To sum up, the GPA did not represent a transfer of power to the democratic forces. All indications are that the ZANU-PF is determined to hang onto power – by whatever means necessary. It is, therefore, unsurprising that the ZANU-PF essentially blocked progress on reforms that are vital if democratic transition is to take place. Among those are a) drafting and adoption of a new constitution, b) liberalization of the media, c) reform of the electoral system and d) de‐politicization of the military and police force. The uneasy truce between the two main parties, which we have been observing over the last two years, will, in my opinion, unravel as soon as the ZANU-PF decides that the benefits of eliminating the MDC outweigh the costs of destroying the remnants of the GPA.
Before moving on to the future of Zimbabwe, allow me to make one final observation on Zimbabwe’s past. Robert Mugabe and the criminal organization that surrounds him would not have lasted a year, had it not been for the explicit support given to them by South Africa and most, but not all, of the powers in the region. Botswana and its courageous President Ian Khama and Zambia under the late Levy Mwanawasa deserve our admiration and the gratefulness of the people of Zimbabwe for opposing Mugabe.
The governments of South Africa, Namibia, Mozambique and Angola, on the other hand, ought to be condemned for enabling the orgy of violence and destruction in Zimbabwe to continue. Their decision to hold on to the outdated concept of solidarity between the so‐called African “liberation movements,” while ignoring the clearly expressed desire of the Zimbabwean people for change is a sad testament to the self‐serving and venal nature of much of the contemporary African ruling elite.
Where do we go from here? The responsibility for the resolution of the Zimbabwean tragedy rests primarily with the people of Zimbabwe and, secondarily, with the governments in Southern Africa. There are clear limits to what the U.S. government and well meaning Americans can and should do. Among the measures that the U.S. government can take are:
1. The continuation of targeted sanctions against persons and companies responsible for the perpetuation of the violence and economic mismanagement in Zimbabwe. 2. A spearheading of the international effort to isolate Mugabe and the ZANU-PF, which should include intensive pressure on other governments in the region to resolve the Zimbabwean issue in favor of democracy and economic growth. 3. A ban on the exports of blood diamonds from Zimbabwe under the Kimberley Process Certification Scheme. 4. Continuation and, preferably, expansion of the Voice of America radio coverage into Zimbabwe. Most Zimbabweans rely on radio for news. Speaking to one of the senior opposition leaders in Zimbabwe, I have learned that “The VOA is the only truthful voice coming to Zimbabwe. In every village people listen to it on the radio. Unfortunately, the VOA broadcast is only an hour long.” It is astonishing that, ten years after Zimbabwe embarked on its road to ruin, the VOA broadcasts are that short. Having grown up behind the Iron Curtain, I can personally attest to the power of truthful information in undermining tyrannical regimes. The role of the Radio Free Europe/Radio Liberty in the collapse of communism was, I believe, absolutely vital. The U.S. government has often expressed its willingness to step up its financial aid to Zimbabwe. And yet, I believe that the U.S. government can help the people of Zimbabwe in a much more effective and efficient way by enabling more Zimbabweans to access truthful information on a more frequent basis. Let the people make up their minds about the course of action that they need to take to better their lot.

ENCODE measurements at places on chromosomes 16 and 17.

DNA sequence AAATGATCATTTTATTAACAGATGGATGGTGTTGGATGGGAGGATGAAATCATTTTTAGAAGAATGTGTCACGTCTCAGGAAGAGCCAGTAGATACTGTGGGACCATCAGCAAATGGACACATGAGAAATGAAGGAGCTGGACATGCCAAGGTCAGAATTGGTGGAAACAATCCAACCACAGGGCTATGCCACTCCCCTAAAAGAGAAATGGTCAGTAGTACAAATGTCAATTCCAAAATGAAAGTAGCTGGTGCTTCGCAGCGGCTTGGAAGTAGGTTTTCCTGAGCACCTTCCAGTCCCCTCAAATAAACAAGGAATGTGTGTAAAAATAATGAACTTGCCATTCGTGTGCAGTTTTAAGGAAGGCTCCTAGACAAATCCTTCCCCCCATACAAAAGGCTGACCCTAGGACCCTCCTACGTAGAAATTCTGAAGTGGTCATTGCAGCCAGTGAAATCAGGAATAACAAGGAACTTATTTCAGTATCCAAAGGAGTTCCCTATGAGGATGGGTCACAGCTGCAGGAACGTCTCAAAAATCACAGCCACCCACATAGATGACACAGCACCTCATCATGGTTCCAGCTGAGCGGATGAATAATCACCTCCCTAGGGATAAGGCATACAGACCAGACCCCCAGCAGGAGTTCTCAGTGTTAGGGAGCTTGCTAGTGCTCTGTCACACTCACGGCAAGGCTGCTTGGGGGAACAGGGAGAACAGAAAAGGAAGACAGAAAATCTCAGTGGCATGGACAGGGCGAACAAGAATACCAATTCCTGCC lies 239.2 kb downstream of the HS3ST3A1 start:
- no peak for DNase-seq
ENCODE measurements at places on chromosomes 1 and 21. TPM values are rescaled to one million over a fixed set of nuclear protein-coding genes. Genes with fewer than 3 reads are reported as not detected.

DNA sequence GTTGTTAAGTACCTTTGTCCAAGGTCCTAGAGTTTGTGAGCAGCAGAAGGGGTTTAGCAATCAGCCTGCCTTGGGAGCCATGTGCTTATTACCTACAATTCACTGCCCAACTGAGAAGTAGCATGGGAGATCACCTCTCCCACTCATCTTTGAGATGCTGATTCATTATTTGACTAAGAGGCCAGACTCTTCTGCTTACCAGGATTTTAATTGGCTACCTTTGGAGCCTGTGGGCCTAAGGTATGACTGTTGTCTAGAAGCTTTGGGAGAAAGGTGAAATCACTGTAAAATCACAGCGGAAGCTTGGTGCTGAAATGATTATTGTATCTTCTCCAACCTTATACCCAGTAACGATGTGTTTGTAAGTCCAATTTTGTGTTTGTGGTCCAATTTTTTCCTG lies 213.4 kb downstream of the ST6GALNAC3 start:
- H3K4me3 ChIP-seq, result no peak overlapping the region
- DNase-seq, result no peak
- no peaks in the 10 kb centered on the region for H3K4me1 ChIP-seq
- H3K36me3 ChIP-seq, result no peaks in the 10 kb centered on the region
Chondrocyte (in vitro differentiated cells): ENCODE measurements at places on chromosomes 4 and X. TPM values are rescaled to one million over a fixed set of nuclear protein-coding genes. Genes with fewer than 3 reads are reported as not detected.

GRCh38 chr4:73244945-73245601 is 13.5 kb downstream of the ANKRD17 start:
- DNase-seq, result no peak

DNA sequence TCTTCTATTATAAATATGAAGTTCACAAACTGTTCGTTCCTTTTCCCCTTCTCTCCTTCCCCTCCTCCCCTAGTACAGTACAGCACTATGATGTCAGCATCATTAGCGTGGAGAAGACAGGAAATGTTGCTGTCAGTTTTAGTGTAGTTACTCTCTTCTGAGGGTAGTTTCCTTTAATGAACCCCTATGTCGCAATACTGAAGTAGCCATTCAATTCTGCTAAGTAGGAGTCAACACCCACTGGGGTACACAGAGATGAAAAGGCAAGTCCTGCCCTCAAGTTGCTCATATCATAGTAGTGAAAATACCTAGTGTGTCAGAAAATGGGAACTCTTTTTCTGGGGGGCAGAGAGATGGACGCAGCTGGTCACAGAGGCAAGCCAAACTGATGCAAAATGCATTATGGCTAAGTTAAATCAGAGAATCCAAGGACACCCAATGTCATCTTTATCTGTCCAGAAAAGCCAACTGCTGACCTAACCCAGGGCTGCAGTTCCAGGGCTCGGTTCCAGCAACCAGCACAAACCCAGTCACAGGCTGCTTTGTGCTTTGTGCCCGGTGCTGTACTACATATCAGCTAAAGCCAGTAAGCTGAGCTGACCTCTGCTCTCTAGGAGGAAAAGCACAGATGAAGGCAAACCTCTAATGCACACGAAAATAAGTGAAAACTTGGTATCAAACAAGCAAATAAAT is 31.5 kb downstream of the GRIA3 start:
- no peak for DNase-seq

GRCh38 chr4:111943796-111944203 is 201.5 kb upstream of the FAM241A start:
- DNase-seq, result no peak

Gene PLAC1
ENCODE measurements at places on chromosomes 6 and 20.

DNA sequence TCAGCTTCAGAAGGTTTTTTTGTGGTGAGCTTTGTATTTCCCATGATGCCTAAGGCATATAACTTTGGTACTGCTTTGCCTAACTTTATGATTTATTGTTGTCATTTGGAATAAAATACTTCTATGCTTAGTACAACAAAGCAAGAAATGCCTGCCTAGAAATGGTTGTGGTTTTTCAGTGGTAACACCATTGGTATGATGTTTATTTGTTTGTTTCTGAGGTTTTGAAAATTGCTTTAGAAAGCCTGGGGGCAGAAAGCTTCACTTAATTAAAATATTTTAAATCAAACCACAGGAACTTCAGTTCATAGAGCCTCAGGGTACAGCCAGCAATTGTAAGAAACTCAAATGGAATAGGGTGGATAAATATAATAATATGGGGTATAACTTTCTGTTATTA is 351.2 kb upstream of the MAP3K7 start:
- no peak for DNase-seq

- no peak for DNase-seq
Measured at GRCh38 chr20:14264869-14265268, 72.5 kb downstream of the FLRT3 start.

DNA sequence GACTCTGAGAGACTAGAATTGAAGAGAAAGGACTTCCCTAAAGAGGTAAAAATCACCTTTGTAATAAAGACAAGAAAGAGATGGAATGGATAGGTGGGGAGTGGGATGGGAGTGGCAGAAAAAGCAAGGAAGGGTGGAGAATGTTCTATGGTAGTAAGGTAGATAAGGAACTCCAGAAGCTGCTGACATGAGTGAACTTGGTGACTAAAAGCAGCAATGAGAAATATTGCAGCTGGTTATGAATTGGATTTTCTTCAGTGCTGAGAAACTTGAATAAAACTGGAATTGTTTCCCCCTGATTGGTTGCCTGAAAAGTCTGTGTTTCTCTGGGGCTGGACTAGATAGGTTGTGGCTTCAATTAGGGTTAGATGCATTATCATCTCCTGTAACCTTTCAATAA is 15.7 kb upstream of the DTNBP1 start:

I believe that the following actions should be avoided:
1. Provision of foreign aid to the government of Zimbabwe either now or in the event that the government falls into the hands of the MDC.